David wrote:What do they get that puts them above human at this point, the low-light vision? fey type?
Some quick background before I answer this. The point-buy system that I'm using to measure the costs of these races is meant to be universal across the d20 System. That means that - insofar as building characters goes - it's meant to be used with 3.0, 3.5, d20 Modern, Pathfinder, etc. all simultaneously; indeed, using this would let you largely use all such characters side-by-side in a single adventuring party.
Because Pathfinder characters are marginally stronger than their 3.X counterparts, they get a small "package deal" - that is, a mini-template - which, because it's applied to *all* Pathfinder characters, isn't charged to their total cost insofar as pricing their characters goes. Between this package deal (which the co-author of the book kindly posted on his blog) and the quickened feat progression, it's actually fairly easy to quantify how much Pathfinder characters are stronger than their 3.5 counterparts overall (even if that overlooks the details of the actual difference between Pathfinder's versions of the various races and classes - you can quantify those too (and the co-author has, for the most part, in other blog posts), but that's a separate issue).
The reason I'm going on about this is that the "Pathfinder Package Deal" helps to set the cost of the net +2 to an attribute that Pathfinder characters receive. From that site:
+2 to an Attribute, Corrupted/the attribute is fixed by race (8 CP).
"Corrupted" refers to a mechanism whereby a weakness is introduced so as to gain a corresponding one-third price reduction, or a +50% increase in power. In this case, the price for a +2 bonus to an attribute has been reduced from 12 Character Points down to only 8 CP, but at the cost of having the +2 be pre-determined by the race in question.
Which brings us back around to the cost of humans under this system. Humans receive:
- One bonus feat, which is 6 CP as a standard price.
- 1 extra skill point per level, which is 3 CP (I can go into why it costs that much, but that's tangential here), and
- Spending 4 CP to buy off the corruption, and so spend that "free" +2 attribute bonus wherever they want.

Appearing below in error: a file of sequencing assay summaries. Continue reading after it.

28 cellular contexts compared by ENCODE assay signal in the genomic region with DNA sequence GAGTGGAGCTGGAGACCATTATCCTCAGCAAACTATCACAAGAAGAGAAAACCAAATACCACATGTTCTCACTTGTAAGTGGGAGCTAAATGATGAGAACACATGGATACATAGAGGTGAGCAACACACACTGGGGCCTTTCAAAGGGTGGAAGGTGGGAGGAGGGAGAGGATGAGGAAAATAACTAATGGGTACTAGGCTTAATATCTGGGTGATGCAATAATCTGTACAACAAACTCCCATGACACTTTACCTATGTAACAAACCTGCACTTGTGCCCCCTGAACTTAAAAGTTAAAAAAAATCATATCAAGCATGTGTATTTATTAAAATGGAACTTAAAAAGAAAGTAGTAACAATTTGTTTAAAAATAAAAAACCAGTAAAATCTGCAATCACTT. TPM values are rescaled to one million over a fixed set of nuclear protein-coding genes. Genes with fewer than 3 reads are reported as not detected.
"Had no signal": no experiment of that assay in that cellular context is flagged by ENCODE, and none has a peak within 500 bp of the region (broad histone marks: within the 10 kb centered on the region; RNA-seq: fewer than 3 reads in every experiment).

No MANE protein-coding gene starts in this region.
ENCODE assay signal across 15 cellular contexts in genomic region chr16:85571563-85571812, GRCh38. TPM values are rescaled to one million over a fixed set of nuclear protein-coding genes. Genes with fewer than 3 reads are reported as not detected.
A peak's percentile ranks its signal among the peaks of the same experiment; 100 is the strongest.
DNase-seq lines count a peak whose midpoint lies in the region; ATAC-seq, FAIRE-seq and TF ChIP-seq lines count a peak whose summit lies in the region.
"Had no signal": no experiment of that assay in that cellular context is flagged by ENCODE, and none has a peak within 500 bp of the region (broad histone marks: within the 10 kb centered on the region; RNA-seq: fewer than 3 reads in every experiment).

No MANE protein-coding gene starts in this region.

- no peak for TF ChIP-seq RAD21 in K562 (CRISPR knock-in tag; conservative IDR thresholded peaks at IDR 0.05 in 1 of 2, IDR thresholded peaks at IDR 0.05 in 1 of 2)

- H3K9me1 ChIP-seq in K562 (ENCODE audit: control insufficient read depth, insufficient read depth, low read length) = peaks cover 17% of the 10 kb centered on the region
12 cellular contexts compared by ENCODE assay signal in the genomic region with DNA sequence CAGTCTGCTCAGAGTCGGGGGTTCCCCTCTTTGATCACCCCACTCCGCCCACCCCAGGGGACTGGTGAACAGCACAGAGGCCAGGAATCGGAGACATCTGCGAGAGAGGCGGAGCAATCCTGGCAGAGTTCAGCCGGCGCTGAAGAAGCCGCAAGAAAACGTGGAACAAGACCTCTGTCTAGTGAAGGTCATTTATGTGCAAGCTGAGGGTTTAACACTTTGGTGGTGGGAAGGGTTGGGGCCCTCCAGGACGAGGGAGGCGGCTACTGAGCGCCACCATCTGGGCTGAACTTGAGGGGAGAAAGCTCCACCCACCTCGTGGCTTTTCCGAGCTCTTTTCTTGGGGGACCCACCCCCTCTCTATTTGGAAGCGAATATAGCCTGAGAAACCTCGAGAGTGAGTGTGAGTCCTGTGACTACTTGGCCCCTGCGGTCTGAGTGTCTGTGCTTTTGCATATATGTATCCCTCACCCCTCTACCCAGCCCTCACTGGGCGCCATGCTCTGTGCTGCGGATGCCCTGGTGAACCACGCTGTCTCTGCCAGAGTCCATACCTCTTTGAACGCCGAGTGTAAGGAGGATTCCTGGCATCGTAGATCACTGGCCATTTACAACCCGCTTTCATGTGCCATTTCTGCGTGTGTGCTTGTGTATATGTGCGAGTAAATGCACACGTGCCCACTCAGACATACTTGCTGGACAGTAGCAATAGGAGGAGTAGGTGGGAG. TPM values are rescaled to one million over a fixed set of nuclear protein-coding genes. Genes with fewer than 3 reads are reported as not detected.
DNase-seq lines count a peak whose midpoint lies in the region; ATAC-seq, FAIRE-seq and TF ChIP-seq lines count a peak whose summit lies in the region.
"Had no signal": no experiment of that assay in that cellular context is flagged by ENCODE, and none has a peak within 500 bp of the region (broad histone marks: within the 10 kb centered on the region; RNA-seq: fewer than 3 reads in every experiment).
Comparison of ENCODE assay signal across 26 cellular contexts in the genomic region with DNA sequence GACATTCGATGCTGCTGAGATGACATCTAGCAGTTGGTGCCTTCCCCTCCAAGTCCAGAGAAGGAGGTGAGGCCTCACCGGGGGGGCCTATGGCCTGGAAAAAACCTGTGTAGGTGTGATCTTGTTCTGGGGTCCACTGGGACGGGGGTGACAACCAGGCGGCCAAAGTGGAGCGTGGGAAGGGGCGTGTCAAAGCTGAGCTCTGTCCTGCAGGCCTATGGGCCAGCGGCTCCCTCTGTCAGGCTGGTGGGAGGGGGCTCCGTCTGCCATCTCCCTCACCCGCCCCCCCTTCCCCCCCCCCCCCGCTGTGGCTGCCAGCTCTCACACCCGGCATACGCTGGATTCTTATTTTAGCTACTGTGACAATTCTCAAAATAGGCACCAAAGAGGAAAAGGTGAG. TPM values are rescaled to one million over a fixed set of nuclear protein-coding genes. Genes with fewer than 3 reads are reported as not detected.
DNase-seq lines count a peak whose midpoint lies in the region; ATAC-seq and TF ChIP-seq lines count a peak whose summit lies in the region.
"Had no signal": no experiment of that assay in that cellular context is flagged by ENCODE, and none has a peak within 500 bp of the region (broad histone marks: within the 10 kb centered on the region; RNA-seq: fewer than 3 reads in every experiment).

So in other words, humans cost 6 + 3 + 4 = 13 Character Points under this system. (In 3.5, a human wouldn't get access to that package deal, and so would only cost 9 CP total, for the bonus feat and the skill points.)
Now, contrast this with your standard pony satyr. They get:
- One bonus feat (aka the "brand of destiny") just like humans (6 CP).
- They also receive the Pathfinder Package Deal, and just like humans, spend 4 CP to buy off the corruption so that they can spend it where they want.
- They get low-light vision. That's an Occult Sense, which costs 6 CP.
- Being able to re-roll one Bluff or Diplomacy check once per day isn't very expensive, costing only 2 CP ("Luck, specialized for one-half cost/only for skills, and corrupted for two-thirds cost/only for Bluff or Diplomacy, may not take 20").
- Being treated as per the fey creature type isn't worth much more, being only 3 CP (as a variant of the Privilege ability, since it's basically letting them ignore the very few spells and effects that are specific to Humanoids).
That's 21 CP altogether; among the stuff that they get that humans don't, it's the low-light vision that's the most expensive. That's because any kind of special sensory ability is a not-inconsiderable advantage. In this case, in any condition of less-than-daylight but brighter-than-darkness standards (e.g. most indoor adventuring), they're going to see enemies before their enemies see them (unless they have a special sense as well), which is significant; I've had parties slaughter enemies that had no idea they were there thanks to this.